Scottie Scheffler didn’t have the opportunity to celebrate his selection as PGA Tour Rookie of the Year in the manner he would have preferred. He didn’t get to celebrate it at all, frankly.
He was at home, isolated from friends and family when he should have been in New York preparing for the U.S. Open at Winged Foot. After finishing fifth in the final FedEx Cup standings with a season that included seven top-10s, a tie fourth in his first PGA Championship and the 12th sub-60 round in tour history, Scheffler found out the Monday of U.S. Open week that he was selected by his peers as the top rookie of the abbreviated 2019-’20 season.
But the day prior he had to withdraw from the year’s second major because he tested positive for COVID-19. The Dallas resident became the first tour player to test positive after six consecutive weeks without a positive case. The only consolation was that he was asymptomatic.
“That obviously stunk,” Scheffler, 24, said Wednesday at the Sanderson Farms Championship in Jackson, Miss., where he is making his first start since the Tour Championship. “I felt all right, and only one person I knew was also infected, and so we kept our circle pretty small, and it paid off. It was obviously scary for my coaches and the few people I was around that week, but everybody was feeling all right. We’re all recovered now.”
But he’s far from recovered from the disappointment of being at Winged Foot, despite it being a relative scoring nightmare for almost everyone not named Bryson DeChambeau.
“It definitely stunk sitting at home all week watching the U.S. Open, especially the way I was playing leading into it,” Scheffler said. “I felt like I had a good chance of winning. It stunk, but it’s the world we live in. I felt OK so very blessed to have felt good through all of it and came out on the other side recovered. So all good.”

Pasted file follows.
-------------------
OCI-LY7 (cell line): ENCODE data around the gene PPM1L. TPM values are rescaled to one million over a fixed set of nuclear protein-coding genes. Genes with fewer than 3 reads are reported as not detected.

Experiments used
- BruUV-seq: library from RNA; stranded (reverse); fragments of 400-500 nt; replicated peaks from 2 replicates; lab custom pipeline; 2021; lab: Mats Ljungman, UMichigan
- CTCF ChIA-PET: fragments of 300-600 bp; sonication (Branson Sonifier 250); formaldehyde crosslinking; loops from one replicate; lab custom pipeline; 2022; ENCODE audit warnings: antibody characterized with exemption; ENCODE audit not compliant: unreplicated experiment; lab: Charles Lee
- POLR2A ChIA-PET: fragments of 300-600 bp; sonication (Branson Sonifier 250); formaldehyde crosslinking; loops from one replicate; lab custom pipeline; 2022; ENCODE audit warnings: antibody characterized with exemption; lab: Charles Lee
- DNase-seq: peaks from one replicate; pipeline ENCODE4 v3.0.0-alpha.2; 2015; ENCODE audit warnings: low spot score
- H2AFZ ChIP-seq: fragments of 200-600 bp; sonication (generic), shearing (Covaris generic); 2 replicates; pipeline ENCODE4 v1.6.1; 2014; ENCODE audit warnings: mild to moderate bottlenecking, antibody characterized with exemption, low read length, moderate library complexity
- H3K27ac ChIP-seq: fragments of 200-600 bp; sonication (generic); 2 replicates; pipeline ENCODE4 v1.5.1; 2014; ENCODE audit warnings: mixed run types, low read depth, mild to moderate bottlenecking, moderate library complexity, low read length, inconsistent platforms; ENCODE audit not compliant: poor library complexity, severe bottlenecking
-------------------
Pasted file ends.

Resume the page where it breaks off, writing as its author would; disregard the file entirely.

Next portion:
But it stunk. In case there’s any doubt how he feels about sitting out.
And that bit about watching it, well, he didn’t do much watching to an appreciable degree. “Not a huge golf watcher when I’m not playing, especially during COVID week … or during when I had COVID I was trying not to pay attention,” he said. “It kind of bummed me out watching everybody on TV.”
Scheffler had reason to feel confident about his chances of winning the U.S. Open. In his final six starts of the season, he finished no worse than his T-20 at the BMW Championship. And during that stretch he fired a second-round 59 at TPC Boston in The Northern Trust, the first playoff event. The former Texas Longhorn two-putted from 90 feet and sank a four-foot birdie putt on the 18th hole to complete the round.
“Yeah, it seems to come up a decent amount,” he said. “With my friends at home, they told me ‘good job’ and then kept making fun of me after that, so there wasn’t too much discussion there.”
Scheffler comes to the Country Club of Jackson as the betting favorite. He is making his third start in the tournament, with finishes of T-45 and T-16, respectively, the previous two years.
The forced layoff gave him time to reflect on his successful rookie campaign, of which he is mostly satisfied. “If you had told me that was going to be my results going in, I would have been pleased. I would have liked to have had a win last year, but I feel like that’s coming on the horizon.
“I feel my game is still in a good spot,” Scheffler added. “I think there’s still a few areas that are a little rusty just from taking—having not played tournament golf in the last three weeks. A little different feeling coming into this week. I’m not as in rhythm as I usually am, but hopefully I’ll pick back up soon, but like I said, my game feels like it’s in a good spot.”
Thankfully, so is his health.